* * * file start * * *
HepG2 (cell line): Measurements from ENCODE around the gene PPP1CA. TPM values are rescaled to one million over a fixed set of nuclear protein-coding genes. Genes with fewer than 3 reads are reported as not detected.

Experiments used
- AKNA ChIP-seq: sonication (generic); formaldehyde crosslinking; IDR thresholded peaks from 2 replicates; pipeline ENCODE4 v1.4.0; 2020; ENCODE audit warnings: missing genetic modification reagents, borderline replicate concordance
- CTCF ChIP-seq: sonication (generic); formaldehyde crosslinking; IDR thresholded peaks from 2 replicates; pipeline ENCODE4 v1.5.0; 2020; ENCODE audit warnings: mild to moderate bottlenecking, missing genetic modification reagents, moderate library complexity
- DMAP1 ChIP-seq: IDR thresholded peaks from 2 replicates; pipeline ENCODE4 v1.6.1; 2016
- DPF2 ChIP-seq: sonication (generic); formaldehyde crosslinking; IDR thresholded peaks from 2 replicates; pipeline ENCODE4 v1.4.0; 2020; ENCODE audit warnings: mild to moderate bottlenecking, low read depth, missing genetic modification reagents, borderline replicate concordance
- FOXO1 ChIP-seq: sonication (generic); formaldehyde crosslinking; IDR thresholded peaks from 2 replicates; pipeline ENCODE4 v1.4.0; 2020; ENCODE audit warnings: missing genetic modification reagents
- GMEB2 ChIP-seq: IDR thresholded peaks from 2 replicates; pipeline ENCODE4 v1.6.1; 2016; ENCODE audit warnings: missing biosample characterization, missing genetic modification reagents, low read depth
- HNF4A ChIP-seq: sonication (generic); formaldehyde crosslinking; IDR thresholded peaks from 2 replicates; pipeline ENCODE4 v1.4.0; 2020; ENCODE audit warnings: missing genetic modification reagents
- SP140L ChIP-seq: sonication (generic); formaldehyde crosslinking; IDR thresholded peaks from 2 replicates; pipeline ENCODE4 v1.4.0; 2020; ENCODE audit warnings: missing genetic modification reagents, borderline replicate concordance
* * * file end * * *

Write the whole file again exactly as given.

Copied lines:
HepG2 (cell line): Measurements from ENCODE around the gene PPP1CA. TPM values are rescaled to one million over a fixed set of nuclear protein-coding genes. Genes with fewer than 3 reads are reported as not detected.

Experiments used
- AKNA ChIP-seq: sonication (generic); formaldehyde crosslinking; IDR thresholded peaks from 2 replicates; pipeline ENCODE4 v1.4.0; 2020; ENCODE audit warnings: missing genetic modification reagents, borderline replicate concordance
- CTCF ChIP-seq: sonication (generic); formaldehyde crosslinking; IDR thresholded peaks from 2 replicates; pipeline ENCODE4 v1.5.0; 2020; ENCODE audit warnings: mild to moderate bottlenecking, missing genetic modification reagents, moderate library complexity
- DMAP1 ChIP-seq: IDR thresholded peaks from 2 replicates; pipeline ENCODE4 v1.6.1; 2016
- DPF2 ChIP-seq: sonication (generic); formaldehyde crosslinking; IDR thresholded peaks from 2 replicates; pipeline ENCODE4 v1.4.0; 2020; ENCODE audit warnings: mild to moderate bottlenecking, low read depth, missing genetic modification reagents, borderline replicate concordance
- FOXO1 ChIP-seq: sonication (generic); formaldehyde crosslinking; IDR thresholded peaks from 2 replicates; pipeline ENCODE4 v1.4.0; 2020; ENCODE audit warnings: missing genetic modification reagents
- GMEB2 ChIP-seq: IDR thresholded peaks from 2 replicates; pipeline ENCODE4 v1.6.1; 2016; ENCODE audit warnings: missing biosample characterization, missing genetic modification reagents, low read depth
- HNF4A ChIP-seq: sonication (generic); formaldehyde crosslinking; IDR thresholded peaks from 2 replicates; pipeline ENCODE4 v1.4.0; 2020; ENCODE audit warnings: missing genetic modification reagents
- SP140L ChIP-seq: sonication (generic); formaldehyde crosslinking; IDR thresholded peaks from 2 replicates; pipeline ENCODE4 v1.4.0; 2020; ENCODE audit warnings: missing genetic modification reagents, borderline replicate concordance